Breaking the Irish language barrier in east Belfast
Outside, Union flags and red white and blue bunting beat out a rhythm in the autumn wind.
Inside, the sound of the Irish language rises and falls as about 20 people name familiar objects in what was until now an unfamiliar tongue.
Two thriving classes on the Newtownards Road are connecting a loyalist community with a language that few Protestants grow up with or learn at school.
It is also one that many have regarded as having been politicised in a way that has excluded them.
But, for some, the barriers are coming down.
One of the students, Michelle Porter, works on the Falls Road.
"When I told them I was learning Irish they were highly amused that me, from Protestant east Belfast, was sitting in an Irish class," she said.
"But I think it is good that it is being taught here and the barriers will come down. The barriers have to come down eventually."
For fellow student Jeanette Ervine, widow of David Ervine the former leader of the Progressive Unionist Party, it is also about reclaiming a lost part of Protestant culture.
"It's part of our heritage as well," she said.
"This project is opening it to people again and we feel comfortable with it and are really enjoying it."
The driving force behind the project is Jeanette's sister-in-law Linda Ervine.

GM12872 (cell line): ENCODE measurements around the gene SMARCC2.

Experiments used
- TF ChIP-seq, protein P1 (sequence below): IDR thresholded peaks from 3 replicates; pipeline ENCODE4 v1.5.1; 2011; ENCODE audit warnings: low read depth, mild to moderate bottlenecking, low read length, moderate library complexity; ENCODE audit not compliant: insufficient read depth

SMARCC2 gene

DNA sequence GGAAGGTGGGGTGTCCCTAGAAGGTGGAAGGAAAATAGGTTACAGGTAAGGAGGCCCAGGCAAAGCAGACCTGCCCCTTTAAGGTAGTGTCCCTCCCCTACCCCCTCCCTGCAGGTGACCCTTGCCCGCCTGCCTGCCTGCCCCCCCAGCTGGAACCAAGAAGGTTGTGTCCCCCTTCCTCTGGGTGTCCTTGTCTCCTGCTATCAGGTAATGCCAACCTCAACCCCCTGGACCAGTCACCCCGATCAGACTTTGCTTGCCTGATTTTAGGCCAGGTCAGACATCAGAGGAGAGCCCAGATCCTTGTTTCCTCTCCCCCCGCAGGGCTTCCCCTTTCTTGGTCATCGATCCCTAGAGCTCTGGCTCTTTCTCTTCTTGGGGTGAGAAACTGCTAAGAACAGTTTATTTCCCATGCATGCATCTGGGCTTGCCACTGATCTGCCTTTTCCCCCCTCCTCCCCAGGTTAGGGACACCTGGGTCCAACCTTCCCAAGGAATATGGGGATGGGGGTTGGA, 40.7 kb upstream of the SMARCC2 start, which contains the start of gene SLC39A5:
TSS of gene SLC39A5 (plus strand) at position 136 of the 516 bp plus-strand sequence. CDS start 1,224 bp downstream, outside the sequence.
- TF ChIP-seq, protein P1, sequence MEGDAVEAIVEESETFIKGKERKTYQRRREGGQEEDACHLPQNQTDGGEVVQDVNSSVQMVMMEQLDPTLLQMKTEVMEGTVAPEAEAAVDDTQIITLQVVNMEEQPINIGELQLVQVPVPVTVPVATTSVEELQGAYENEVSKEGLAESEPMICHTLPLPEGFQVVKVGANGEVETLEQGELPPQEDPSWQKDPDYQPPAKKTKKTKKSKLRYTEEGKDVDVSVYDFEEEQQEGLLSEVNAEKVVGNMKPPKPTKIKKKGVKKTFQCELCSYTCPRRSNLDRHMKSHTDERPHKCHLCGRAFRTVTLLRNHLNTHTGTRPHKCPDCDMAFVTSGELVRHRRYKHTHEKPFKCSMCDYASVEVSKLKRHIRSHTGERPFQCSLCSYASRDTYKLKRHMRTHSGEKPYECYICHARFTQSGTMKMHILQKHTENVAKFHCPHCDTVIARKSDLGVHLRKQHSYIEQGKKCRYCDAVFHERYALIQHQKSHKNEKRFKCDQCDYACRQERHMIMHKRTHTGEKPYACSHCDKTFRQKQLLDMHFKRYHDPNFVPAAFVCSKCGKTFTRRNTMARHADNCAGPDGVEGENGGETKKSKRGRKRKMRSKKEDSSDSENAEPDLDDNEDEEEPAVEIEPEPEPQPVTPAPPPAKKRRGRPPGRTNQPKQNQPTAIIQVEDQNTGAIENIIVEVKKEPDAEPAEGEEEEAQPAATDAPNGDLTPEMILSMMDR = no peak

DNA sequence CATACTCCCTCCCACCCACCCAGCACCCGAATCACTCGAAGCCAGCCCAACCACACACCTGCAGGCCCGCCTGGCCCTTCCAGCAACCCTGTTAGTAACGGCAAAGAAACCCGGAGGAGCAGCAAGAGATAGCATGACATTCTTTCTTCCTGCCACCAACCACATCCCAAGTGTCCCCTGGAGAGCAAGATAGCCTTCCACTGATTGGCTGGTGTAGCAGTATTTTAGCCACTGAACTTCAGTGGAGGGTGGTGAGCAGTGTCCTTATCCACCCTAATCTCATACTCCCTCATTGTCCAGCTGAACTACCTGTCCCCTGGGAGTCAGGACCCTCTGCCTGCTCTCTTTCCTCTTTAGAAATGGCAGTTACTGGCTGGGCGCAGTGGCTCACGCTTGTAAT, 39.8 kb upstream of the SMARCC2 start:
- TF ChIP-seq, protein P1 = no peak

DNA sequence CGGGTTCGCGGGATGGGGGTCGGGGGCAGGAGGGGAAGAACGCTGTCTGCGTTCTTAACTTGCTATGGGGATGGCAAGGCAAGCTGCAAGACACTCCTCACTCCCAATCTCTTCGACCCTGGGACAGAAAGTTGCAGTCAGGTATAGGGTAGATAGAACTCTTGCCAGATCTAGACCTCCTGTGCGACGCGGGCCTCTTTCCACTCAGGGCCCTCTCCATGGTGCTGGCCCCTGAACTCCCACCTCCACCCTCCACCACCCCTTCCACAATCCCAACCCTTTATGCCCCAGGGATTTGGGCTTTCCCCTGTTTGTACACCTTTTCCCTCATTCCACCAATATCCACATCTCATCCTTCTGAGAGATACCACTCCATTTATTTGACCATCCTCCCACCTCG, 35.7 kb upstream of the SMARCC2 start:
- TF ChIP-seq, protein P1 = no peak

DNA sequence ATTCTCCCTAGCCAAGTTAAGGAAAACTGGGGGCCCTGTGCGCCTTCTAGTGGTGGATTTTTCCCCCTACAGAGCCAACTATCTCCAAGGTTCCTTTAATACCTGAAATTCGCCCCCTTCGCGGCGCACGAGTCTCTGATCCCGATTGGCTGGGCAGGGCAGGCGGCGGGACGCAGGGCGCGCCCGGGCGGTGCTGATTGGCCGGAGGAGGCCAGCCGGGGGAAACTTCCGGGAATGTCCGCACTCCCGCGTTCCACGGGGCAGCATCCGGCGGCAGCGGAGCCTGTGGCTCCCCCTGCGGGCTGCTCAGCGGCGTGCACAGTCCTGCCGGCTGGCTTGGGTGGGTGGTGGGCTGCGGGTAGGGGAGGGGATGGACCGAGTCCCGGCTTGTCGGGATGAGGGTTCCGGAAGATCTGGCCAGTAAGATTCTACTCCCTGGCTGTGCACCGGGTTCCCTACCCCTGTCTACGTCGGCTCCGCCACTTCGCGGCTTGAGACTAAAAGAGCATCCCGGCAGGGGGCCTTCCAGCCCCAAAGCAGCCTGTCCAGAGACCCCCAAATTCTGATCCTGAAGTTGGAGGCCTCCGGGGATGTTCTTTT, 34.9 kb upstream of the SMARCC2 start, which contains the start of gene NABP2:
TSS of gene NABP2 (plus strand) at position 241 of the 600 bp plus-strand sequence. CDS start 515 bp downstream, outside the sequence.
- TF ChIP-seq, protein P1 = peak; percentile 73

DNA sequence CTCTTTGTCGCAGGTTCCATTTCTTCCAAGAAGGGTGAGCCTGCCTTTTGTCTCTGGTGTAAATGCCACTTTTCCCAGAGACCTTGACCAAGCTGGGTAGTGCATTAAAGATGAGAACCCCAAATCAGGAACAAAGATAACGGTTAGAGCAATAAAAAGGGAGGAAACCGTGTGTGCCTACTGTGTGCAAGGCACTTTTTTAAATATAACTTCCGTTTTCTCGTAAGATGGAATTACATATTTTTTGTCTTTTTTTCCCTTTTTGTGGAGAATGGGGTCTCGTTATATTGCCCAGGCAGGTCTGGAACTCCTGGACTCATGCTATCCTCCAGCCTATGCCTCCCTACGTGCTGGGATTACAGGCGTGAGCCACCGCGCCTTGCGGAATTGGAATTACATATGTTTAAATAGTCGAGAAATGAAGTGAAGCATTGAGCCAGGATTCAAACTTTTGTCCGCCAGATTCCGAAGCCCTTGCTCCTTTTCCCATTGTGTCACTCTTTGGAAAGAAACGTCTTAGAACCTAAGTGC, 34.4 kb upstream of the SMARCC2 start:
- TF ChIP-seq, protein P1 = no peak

Her own interest began when she discovered from censuses that not only did some of her own ancestors speak Irish but that it was also widely spoken in several of the streets in east Belfast.
She is now taking a sabbatical from her teaching job to be Irish language development officer for the East Belfast Mission.
She says demand for the classes is growing steadily.
"We started our first class last November, and that is continuing, and we started a new beginners class a couple of weeks ago," she said. "Altogether, we have almost 40 people learning Irish.
"Many have said they never had the opportunity to learn Irish before and now they have they are really keen."
One beginner is so keen he takes his studies home with him.
"My house is full of labels," says Robin Stewart.
"When I get the milk I write bainne on it. I write in phonetics because what we are doing here is learning to speak Irish."